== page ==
21 February 1903|
Le Havre, France
|Died||25 October 1976
|French literary history|
Born in Le Havre, Seine-Maritime, Queneau was the only child of Auguste Queneau and Joséphine Mignot. He received his first baccalauréat in 1919 for Latin and Greek, and a second in 1920 for philosophy, then studied at the Sorbonne (1921–1923) where he was a fair student of both letters and mathematics, graduating with certificates in philosophy and psychology.
Queneau performed military service as a zouave in Algeria and Morocco during the years 1925–1926. He was drafted in 1939 after Germany's invasion of Poland, but he was demobilized in 1940. Through the remainder of World War II, he and his family lived with the painter Élie Lascaux in Saint-Léonard-de-Noblat.
Marriage and family 
He married Janine Kahn in 1928, with whom he had a son, Jean-Marie, in 1934. They remained married until Janine's death in 1972.
Queneau spent much of his life working for the Gallimard publishing house, where he began as a reader in 1938. He later rose to be general secretary and eventually became director of l'Encyclopédie de la Pléiade in 1956. During some of this time, he also taught at l'École Nouvelle de Neuilly. He entered the Collège de ‘Pataphysique in 1950, where he became Satrap.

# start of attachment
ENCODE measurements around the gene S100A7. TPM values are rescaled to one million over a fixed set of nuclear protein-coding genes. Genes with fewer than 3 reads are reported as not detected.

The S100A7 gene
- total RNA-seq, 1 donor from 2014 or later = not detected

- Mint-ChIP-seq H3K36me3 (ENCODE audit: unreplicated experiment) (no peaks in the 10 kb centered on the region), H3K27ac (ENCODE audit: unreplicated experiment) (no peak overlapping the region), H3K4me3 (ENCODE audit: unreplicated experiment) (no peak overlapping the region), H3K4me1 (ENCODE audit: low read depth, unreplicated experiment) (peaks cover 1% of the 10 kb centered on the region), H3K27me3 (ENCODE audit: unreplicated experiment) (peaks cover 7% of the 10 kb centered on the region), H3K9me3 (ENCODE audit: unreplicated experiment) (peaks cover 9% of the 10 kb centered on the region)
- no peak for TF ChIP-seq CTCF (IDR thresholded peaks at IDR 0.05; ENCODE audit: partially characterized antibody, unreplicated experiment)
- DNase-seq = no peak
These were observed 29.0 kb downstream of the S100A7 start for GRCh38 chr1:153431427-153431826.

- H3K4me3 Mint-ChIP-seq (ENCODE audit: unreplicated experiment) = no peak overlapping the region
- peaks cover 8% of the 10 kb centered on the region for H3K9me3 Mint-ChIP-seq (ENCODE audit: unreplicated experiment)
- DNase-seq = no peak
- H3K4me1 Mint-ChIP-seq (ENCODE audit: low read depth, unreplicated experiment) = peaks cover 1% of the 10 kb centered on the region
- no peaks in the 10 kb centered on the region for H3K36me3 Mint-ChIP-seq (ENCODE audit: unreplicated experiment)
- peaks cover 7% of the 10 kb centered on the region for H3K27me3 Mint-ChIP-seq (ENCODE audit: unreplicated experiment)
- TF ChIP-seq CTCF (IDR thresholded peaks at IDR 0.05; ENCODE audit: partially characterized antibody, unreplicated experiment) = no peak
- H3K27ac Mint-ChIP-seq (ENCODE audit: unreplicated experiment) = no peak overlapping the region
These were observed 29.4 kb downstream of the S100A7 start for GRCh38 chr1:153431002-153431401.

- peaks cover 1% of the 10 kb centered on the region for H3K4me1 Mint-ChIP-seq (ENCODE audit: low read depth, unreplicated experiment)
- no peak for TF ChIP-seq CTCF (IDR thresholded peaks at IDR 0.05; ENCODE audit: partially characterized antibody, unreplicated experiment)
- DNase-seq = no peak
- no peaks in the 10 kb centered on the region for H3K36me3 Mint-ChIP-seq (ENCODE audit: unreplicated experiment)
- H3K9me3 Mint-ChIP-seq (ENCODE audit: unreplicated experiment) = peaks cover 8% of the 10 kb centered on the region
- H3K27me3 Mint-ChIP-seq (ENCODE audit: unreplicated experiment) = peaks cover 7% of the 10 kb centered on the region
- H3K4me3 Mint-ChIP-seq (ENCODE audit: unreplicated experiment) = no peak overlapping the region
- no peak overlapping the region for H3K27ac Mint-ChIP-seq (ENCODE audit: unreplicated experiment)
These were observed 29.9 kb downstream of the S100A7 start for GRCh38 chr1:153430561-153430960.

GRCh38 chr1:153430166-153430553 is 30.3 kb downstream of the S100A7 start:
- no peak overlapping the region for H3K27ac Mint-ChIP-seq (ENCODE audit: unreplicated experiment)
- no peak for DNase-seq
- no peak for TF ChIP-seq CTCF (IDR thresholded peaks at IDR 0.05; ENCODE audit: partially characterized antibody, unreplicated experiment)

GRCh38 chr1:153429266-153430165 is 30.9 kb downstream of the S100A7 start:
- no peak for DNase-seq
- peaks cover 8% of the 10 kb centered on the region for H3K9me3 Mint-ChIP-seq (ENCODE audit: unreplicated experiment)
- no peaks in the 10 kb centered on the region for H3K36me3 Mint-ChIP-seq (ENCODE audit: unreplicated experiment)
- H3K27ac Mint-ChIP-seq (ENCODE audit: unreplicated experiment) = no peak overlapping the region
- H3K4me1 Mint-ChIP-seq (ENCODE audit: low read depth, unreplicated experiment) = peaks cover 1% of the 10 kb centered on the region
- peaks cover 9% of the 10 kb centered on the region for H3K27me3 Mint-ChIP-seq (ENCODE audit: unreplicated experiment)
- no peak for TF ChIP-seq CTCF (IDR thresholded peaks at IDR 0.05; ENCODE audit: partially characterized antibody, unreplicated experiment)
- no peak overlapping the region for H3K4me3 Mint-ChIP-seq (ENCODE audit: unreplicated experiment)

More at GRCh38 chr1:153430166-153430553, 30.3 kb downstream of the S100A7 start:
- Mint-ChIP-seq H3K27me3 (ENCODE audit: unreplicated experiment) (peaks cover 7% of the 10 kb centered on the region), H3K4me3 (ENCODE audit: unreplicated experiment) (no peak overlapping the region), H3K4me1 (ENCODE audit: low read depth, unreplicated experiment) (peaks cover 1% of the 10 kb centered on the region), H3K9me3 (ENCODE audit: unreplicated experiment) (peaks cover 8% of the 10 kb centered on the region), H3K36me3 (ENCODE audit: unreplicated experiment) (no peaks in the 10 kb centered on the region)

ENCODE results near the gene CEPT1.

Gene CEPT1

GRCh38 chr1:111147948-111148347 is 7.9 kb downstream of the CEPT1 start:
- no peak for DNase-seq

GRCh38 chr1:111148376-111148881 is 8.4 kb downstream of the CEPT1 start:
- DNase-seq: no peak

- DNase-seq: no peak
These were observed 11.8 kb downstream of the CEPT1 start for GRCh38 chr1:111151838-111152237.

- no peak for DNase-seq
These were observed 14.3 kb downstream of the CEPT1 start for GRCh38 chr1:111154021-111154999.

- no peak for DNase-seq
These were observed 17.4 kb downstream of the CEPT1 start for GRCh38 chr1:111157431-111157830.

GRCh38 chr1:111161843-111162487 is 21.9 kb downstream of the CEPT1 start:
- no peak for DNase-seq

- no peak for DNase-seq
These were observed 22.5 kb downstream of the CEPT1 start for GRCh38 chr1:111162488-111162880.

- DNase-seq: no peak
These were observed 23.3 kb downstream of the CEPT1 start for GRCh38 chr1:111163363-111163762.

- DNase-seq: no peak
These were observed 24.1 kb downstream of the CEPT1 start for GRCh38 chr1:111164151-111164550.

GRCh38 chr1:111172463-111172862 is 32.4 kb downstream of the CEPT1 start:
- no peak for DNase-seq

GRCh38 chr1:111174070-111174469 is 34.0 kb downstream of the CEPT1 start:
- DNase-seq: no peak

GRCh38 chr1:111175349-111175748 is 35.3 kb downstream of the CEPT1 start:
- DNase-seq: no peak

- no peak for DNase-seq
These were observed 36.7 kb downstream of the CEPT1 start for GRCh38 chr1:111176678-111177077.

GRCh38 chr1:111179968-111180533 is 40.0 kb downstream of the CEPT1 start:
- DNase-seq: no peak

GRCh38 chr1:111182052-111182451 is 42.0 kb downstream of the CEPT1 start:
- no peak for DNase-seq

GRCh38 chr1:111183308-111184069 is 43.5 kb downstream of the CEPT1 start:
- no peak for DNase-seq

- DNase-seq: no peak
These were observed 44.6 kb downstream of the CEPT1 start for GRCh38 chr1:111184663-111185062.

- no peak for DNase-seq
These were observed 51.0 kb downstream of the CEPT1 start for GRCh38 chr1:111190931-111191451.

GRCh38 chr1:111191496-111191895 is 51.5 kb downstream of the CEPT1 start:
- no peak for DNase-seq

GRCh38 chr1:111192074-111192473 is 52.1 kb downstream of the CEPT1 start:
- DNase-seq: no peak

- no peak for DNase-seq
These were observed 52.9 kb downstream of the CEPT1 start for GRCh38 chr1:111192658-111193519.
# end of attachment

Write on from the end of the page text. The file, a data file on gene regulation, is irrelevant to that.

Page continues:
During this time, Queneau also acted as a translator, notably for Amos Tutuola's The Palm-Wine Drinkard (L'Ivrogne dans la brousse) in 1953. Additionally, he edited and published Alexandre Kojève's lectures on Hegel's Phenomenology of Spirit. Queneau had been a student of Kojève during the 1930s and was, during this period, also close to writer Georges Bataille.
As an author, Queneau came to general attention in France with the publication in 1959 of his novel Zazie dans le métro. In 1960 the film adaptation directed by Louis Malle was released during the Nouvelle Vague movement. Zazie explores colloquial language as opposed to 'standard' written French; a distinction which is perhaps more marked in French than in some other languages. The first word of the book, the alarmingly long "Doukipudonktan" is a phonetic transcription of "D'où qu'ils puent donc tant?" "How come they stink so much?".
Juliette Greco popularized the song "Si tu t'imagines", a song by Joseph Kosma, with lyrics by Queneau.